Ms. Sanchez.....................................................
Ms. Wasserman Schultz...........................................
                                                                 -----------------------------------------------
    Total.......................................................             12              14
----------------------------------------------------------------------------------------------------------------

    2. An amendment offered by Ms. Lofgren to replace the 
provisions of H.R. 704 limiting the program only to individuals 
with approved family-based immigrant petitions, and requiring 
that the visas are issued by order of priority date. Defeated 
11 to 19.

                                                 ROLLCALL NO. 2
----------------------------------------------------------------------------------------------------------------
                                                                       Ayes            Nays           Present
----------------------------------------------------------------------------------------------------------------
Mr. Smith, Chairman.............................................                              X
Mr. Sensenbrenner, Jr...........................................                              X
Mr. Coble.......................................................                              X
Mr. Gallegly....................................................                              X
Mr. Goodlatte...................................................                              X
Mr. Lungren.....................................................
Mr. Chabot......................................................                              X
Mr. Issa........................................................                              X
Mr. Pence.......................................................                              X
Mr. Forbes......................................................                              X
Mr. King........................................................                              X
Mr. Franks......................................................                              X
Mr. Gohmert.....................................................                              X
Mr. Jordan......................................................
Mr. Poe.........................................................                              X
Mr. Chaffetz....................................................                              X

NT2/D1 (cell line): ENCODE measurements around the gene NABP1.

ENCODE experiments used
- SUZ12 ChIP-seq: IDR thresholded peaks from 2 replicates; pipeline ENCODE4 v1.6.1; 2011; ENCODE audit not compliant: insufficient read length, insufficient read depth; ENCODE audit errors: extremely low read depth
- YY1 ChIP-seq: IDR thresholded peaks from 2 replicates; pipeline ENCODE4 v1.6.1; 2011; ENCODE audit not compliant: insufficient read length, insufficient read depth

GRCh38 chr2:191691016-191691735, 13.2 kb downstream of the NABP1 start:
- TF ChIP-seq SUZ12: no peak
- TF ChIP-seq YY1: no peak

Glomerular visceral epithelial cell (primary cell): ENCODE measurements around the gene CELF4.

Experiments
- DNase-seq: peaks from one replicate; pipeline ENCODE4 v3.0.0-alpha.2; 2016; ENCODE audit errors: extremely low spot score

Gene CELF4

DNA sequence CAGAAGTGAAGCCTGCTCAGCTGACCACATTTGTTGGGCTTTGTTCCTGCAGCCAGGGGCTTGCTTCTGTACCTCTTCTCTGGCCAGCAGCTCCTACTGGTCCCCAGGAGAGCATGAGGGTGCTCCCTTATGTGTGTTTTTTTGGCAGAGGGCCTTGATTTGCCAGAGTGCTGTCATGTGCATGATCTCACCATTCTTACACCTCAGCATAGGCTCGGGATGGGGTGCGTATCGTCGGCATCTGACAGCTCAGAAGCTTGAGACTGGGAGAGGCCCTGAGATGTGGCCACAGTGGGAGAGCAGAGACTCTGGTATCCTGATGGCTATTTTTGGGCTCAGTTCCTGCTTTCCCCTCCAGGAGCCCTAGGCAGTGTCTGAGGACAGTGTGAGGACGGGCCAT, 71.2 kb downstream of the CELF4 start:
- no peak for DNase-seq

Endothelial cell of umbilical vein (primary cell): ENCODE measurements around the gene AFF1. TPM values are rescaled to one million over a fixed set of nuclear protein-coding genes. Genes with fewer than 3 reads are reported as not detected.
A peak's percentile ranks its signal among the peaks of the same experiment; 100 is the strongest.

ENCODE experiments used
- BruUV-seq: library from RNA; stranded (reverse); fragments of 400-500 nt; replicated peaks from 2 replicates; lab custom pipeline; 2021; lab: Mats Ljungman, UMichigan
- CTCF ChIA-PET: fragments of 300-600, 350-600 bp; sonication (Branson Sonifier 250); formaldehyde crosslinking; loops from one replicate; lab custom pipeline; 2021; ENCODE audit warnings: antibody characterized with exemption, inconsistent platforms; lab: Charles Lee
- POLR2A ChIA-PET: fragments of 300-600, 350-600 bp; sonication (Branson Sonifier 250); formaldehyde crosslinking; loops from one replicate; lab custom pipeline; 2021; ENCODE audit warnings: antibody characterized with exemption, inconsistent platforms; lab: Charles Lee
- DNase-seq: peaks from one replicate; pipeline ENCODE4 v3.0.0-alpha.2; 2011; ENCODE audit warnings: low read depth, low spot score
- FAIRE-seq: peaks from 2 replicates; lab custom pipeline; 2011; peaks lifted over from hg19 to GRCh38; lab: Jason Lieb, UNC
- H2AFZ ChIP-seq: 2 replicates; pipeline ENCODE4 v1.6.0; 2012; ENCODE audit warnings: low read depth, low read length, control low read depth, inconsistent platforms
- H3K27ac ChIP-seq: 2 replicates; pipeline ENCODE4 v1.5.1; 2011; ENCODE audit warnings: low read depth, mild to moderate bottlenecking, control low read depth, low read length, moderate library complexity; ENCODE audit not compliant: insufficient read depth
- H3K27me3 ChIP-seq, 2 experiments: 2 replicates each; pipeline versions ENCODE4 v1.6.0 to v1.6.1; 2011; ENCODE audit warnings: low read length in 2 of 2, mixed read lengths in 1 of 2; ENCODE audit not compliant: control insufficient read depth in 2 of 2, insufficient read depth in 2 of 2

Mr. Griffin.....................................................                              X
Mr. Marino......................................................                              X
Mr. Gowdy.......................................................                              X
Mr. Ross........................................................
Ms. Adams.......................................................                              X
Mr. Quayle......................................................                              X
Mr. Conyers, Jr., Ranking Member................................              X
Mr. Berman......................................................
Mr. Nadler......................................................              X
Mr. Scott.......................................................              X
Mr. Watt........................................................              X
Ms. Lofgren.....................................................              X
Ms. Jackson Lee.................................................
Ms. Waters......................................................              X
Mr. Cohen.......................................................              X
Mr. Johnson.....................................................              X
Mr. Pierluisi...................................................              X
Mr. Quigley.....................................................              X
Ms. Chu.........................................................
Mr. Deutch......................................................              X
Ms. Sanchez.....................................................
Ms. Wasserman Schultz...........................................
                                                                 -----------------------------------------------
    Total.......................................................             11              19
----------------------------------------------------------------------------------------------------------------

    3. A vote on final passage of H.R. 704. Reported favorably 
out of Committee 19 to 11.

                                                 ROLLCALL NO. 3
----------------------------------------------------------------------------------------------------------------
                                                                       Ayes            Nays           Present
----------------------------------------------------------------------------------------------------------------
Mr. Smith, Chairman.............................................              X
Mr. Sensenbrenner, Jr...........................................              X
Mr. Coble.......................................................              X
Mr. Gallegly....................................................